Thursday, December 13, 2012

Radioactive Materials Dispersion Simulation for Nuclear Regulatory Authority Was Done by One Worker, Using a Pocket Calculator

(Update 12/14/2012) I asked Ryuichi Kino (who's now allowed back in TEPCO press conferences) about these maps. As far as he knows, these maps still ignores geographical information, and treat the land as flat. He says he will ask about it in the next press conference of the Nuclear Regulatory Authority/Agency.


The dispersion simulation maps first announced by the Nuclear Regulatory Authority right were full of errors and had to be redone. NRA announced the corrected maps on December 13, but according to the article by Tokyo Shinbun, the real story is not the maps but how the maps were created.

According to the Tokyo Shinbun article as quoted at "Zamamiyagarei" blog, the history is as follows:

  1. Nuclear and Industrial Safety Agency under the Ministry of Economy, Trade and Industry, before it was shut down, decided to have the simulation maps created for each nuclear power plant in Japan. It contracted Japan Nuclear Energy Safety Organization (JNES) to do the job. [I've read elsewhere that the job was for mere 10 million yen, or US$119,000).]

  2. JNES had one person in charge of the job, and he gave it to a long-term subcontractor called CSA Japan in Tokyo, as usual.

  3. CSA Japan had one person doing the job of creating the simulation maps for the entire nuclear power plants in Japan, who used his pocket calculator to calculate the dispersion models. He apparently made numerous errors, resulting in the inaccurate simulation maps that NRA announced, to their embarrassment.

  4. No one at JNES or NRA checked the work.

It's not that using a pocket calculator is bad. An Indian "computor" (a person who computes) calculated the height of Peak XV in Himalaya by hand calculation. It is all in the brain, after all.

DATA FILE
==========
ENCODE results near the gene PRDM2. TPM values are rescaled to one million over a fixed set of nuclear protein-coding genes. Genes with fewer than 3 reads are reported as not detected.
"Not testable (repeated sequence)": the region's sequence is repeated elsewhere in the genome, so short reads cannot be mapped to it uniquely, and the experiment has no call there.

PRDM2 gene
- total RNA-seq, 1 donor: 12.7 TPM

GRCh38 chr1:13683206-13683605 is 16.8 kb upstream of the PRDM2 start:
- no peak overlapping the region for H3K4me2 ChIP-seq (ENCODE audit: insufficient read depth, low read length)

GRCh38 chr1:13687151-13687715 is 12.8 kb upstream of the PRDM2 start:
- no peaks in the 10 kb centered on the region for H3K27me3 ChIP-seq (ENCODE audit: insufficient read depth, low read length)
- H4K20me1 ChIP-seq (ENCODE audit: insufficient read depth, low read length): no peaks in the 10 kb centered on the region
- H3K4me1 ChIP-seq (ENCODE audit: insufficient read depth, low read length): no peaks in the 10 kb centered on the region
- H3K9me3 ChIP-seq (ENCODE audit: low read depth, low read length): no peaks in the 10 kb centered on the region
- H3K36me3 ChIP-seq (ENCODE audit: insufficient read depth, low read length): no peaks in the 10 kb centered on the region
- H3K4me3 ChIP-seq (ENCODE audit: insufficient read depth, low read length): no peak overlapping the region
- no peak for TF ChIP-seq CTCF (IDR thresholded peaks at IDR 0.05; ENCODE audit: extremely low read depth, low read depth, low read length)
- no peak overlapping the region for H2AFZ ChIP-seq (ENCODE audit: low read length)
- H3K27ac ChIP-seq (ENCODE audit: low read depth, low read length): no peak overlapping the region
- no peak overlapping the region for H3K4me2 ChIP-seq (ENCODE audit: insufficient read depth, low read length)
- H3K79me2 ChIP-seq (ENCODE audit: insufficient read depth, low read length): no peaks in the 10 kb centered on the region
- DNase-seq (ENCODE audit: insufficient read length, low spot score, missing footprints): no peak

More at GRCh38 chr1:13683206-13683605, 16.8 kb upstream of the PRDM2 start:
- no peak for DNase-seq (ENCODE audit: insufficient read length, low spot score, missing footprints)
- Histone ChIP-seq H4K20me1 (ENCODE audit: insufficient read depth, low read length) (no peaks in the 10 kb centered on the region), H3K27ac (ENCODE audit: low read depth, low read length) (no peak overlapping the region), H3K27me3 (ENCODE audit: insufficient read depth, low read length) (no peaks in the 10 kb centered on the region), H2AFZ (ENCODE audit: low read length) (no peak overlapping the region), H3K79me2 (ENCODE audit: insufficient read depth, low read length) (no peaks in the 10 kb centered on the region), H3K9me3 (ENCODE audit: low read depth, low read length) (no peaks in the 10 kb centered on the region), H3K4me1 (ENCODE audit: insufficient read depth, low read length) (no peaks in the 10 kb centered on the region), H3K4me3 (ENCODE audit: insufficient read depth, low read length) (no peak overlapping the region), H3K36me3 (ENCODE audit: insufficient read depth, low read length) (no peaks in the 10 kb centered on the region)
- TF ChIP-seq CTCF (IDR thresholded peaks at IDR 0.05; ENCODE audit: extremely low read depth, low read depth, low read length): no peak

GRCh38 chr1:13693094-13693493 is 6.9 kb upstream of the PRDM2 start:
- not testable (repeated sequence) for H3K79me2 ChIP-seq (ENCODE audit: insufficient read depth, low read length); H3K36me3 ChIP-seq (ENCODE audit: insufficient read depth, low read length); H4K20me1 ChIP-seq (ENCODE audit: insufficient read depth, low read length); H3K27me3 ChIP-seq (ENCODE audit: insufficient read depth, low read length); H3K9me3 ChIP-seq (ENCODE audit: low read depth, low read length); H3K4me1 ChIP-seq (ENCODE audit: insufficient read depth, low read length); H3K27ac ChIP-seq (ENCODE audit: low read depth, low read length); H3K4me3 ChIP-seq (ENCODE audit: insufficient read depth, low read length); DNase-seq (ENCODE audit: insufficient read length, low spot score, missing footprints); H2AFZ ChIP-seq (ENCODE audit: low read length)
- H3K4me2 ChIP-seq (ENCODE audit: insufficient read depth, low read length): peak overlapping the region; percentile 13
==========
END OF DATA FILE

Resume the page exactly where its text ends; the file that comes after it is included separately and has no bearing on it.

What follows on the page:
CSA Japan was incorporated in 1999 with the capital of 10 million yen. Its main customers are government agencies and large corporations in nuclear industry. JNES comes near the top of the customer list. TEPCO also seems to be their regular customer:

Japan Atomic Energy Agency
Japan Nuclear Energy Safety Organization
Tokyo Electric Power Company
The Japan Atomic Power Company
TEPCO Systems Corporation
Institute of Nuclear Safety System ,Incorporated
Genden Information System Co.
Mitsubishi Heavy Industries, Ltd.
Nuclear Fuel Industries ,Ltd.
Mitsui Engineering & Shipbuilding Co., Ltd.
MHI Nuclear Engineering Company, Limited
Itochu Techno-Solutions Corporation
TOiNX (Tohoku Information Systems Company, Incorporated)

Why did NISA need to create simulation maps by contracting them out cheaply, which ended up on the lap of one unhappy employee at a subcontractor who used a pocket calculator? They have SPEEDI.

My guess is that NISA figured it was cheaper to contract out anew than to run SPEEDI.

"Cheap, cheap", sang a NISA bird. So sings just about every government agencies in Japan, large and small. Money before safety. That's what two "lost decades" have done to the country.

By the way, the first set of maps not only got the wind directions wrong, but they didn't consider the topography at all, treating the land in Japan as flat. I don't know if that has been corrected in the new version. With a pocket calculator, it may have been a bit too complicated.


Anonymous said...

This country has NO BUSINESS operating nuclear power plants. Incompetent! They are a danger to themselves and everyone else on the planet. Shut their reactors down. And keep them down.

Greyhawk said...

Has the Nuclear Industry taken over the entire planet? The Soviets covered up a lot of the Chernobyl dangers, the US government covered up the truth about Three Mile Island, now the Japanese government is covering up that which cannot be covered up when people begin dying in massive numbers. Are these people stupid enough to believe we are that stupid?

Anonymous said...

Mind boggling incompetence, this is just crazy is Japan doing running reactors?

Anonymous said...

I would expect this from some banana republic--BUT JAPAN?

obat alternatif osteoporosis said...

nice post !!

Darth 3/11 said...

..."unhappy subcontractor"...easy to miss this one. It is a good point. This group is by definition not fully employed...surely a status that is not satisfactory for most. As someone who experienced this status in the U.S.A., it was by nature demeaning and devaluing. No one looked out for my best interests. It did not lead to being a terrific employee, as I knew I was basically fired the day I began, so what investment did I have to excel for this company that hired me that did not care to support my life beyond the most basic wages?

Great way to run a nuclear power plant and intricate, unprecedented clean up for the next 100 years or more. A situation that requires dedicated workers. I feel despair.

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